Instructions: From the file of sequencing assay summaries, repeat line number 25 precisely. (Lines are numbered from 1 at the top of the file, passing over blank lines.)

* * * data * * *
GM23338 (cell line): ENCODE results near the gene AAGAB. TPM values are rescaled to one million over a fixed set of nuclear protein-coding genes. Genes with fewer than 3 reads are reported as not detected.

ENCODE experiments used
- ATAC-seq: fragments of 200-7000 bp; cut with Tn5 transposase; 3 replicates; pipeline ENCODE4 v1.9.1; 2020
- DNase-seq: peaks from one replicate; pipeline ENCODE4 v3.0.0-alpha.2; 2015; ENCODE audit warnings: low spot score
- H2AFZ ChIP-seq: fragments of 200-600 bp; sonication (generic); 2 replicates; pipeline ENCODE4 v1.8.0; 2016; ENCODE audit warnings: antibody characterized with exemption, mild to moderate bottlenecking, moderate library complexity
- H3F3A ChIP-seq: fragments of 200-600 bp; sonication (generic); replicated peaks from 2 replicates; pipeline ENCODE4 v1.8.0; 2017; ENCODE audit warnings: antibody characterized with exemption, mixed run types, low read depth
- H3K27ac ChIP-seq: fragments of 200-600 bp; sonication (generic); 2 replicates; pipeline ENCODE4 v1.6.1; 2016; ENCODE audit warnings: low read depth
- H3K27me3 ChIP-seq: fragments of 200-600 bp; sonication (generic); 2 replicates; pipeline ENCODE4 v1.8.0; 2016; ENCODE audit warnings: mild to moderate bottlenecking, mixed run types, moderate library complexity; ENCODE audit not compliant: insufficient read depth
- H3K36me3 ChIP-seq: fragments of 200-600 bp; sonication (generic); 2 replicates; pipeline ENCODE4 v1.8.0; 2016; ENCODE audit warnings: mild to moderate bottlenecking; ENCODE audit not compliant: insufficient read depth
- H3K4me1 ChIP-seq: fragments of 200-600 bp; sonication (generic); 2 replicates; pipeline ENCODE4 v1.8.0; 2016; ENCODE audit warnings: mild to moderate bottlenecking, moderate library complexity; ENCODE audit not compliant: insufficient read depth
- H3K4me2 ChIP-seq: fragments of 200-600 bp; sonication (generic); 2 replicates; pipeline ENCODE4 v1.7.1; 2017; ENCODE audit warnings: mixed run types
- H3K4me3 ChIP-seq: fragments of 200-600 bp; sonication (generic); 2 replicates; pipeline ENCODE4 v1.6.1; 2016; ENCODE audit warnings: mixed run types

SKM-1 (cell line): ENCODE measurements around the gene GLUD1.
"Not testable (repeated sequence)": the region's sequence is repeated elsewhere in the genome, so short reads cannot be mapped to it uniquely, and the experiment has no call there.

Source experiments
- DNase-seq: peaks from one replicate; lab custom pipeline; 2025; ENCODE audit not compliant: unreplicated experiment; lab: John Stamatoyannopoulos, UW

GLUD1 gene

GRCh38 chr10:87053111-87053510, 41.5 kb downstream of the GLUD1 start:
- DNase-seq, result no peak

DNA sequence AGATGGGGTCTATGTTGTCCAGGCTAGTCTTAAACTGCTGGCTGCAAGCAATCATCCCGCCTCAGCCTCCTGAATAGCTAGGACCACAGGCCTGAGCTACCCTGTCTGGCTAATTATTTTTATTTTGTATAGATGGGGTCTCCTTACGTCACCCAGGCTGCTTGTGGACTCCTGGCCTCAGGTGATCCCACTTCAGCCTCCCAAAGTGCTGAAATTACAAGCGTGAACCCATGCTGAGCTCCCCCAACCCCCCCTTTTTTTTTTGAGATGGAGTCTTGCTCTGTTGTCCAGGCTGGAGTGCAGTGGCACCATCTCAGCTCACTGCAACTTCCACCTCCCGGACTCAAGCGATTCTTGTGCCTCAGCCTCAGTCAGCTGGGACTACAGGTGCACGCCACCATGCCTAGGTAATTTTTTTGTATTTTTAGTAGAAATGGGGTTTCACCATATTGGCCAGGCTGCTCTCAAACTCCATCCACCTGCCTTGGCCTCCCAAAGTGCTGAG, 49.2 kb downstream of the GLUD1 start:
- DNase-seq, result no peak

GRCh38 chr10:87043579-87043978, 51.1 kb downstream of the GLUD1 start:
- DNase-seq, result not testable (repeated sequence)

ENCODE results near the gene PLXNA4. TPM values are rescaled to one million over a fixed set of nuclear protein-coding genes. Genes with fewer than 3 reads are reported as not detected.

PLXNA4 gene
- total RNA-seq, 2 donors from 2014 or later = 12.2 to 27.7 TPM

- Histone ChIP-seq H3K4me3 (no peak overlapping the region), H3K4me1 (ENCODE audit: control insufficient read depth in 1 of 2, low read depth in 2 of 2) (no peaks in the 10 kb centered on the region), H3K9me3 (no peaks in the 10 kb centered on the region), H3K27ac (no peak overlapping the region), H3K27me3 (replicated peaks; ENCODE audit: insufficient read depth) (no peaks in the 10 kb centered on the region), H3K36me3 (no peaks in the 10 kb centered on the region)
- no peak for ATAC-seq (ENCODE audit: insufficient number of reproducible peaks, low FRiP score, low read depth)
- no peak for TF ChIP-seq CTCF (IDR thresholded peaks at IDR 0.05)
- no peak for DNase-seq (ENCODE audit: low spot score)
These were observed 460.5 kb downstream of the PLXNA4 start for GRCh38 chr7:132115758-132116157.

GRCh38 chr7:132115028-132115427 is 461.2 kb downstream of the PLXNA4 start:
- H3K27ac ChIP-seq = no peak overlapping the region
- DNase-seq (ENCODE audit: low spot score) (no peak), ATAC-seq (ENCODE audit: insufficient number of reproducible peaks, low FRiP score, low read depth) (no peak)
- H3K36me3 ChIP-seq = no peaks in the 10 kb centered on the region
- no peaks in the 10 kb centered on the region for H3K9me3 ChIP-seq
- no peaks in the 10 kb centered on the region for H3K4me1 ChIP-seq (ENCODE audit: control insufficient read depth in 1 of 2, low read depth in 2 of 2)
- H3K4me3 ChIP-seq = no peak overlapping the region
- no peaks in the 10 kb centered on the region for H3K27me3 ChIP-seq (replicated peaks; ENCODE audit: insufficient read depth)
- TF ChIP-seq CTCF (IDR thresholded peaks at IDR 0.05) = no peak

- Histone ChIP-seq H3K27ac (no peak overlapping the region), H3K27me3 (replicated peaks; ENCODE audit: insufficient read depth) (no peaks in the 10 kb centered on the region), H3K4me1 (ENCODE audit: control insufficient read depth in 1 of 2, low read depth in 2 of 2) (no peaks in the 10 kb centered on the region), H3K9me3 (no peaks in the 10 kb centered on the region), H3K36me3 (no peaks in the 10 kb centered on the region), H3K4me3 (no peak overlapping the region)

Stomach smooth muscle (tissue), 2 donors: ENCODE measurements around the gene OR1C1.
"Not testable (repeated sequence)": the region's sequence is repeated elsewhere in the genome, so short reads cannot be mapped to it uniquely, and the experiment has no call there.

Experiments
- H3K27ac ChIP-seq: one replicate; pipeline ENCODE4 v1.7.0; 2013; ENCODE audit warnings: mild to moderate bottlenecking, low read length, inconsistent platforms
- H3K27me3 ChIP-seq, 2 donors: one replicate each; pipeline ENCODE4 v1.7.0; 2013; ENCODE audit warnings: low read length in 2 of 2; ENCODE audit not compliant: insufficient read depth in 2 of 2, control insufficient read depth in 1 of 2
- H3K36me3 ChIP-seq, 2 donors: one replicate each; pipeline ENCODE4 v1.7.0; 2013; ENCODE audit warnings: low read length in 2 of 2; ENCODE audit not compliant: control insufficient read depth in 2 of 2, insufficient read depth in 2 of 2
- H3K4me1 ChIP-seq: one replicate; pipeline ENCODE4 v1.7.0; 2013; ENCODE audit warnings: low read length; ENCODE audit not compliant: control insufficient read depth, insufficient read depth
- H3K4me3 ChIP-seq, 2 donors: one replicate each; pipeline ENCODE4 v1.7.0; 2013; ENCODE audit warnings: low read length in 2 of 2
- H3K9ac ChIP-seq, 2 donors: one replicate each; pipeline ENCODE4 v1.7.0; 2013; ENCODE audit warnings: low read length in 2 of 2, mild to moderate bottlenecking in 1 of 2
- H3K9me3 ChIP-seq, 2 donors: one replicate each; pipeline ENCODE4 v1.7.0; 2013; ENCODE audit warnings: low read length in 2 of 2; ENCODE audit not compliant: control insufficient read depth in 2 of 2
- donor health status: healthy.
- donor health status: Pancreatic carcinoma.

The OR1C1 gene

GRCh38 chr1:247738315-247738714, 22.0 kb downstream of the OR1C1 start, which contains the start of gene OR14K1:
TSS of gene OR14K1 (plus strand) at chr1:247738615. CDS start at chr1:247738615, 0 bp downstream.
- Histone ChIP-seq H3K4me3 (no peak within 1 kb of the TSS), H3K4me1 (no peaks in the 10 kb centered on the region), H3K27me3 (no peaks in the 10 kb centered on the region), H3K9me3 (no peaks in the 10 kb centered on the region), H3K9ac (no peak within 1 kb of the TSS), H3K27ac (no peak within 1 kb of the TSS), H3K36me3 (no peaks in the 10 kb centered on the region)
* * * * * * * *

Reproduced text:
PLXNA4 gene